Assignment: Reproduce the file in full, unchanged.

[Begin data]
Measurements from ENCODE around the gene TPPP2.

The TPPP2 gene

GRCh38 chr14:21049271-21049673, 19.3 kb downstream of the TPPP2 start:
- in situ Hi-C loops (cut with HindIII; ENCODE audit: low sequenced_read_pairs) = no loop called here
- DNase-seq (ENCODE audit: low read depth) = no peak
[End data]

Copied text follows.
Measurements from ENCODE around the gene TPPP2.

The TPPP2 gene

GRCh38 chr14:21049271-21049673, 19.3 kb downstream of the TPPP2 start:
- in situ Hi-C loops (cut with HindIII; ENCODE audit: low sequenced_read_pairs) = no loop called here
- DNase-seq (ENCODE audit: low read depth) = no peak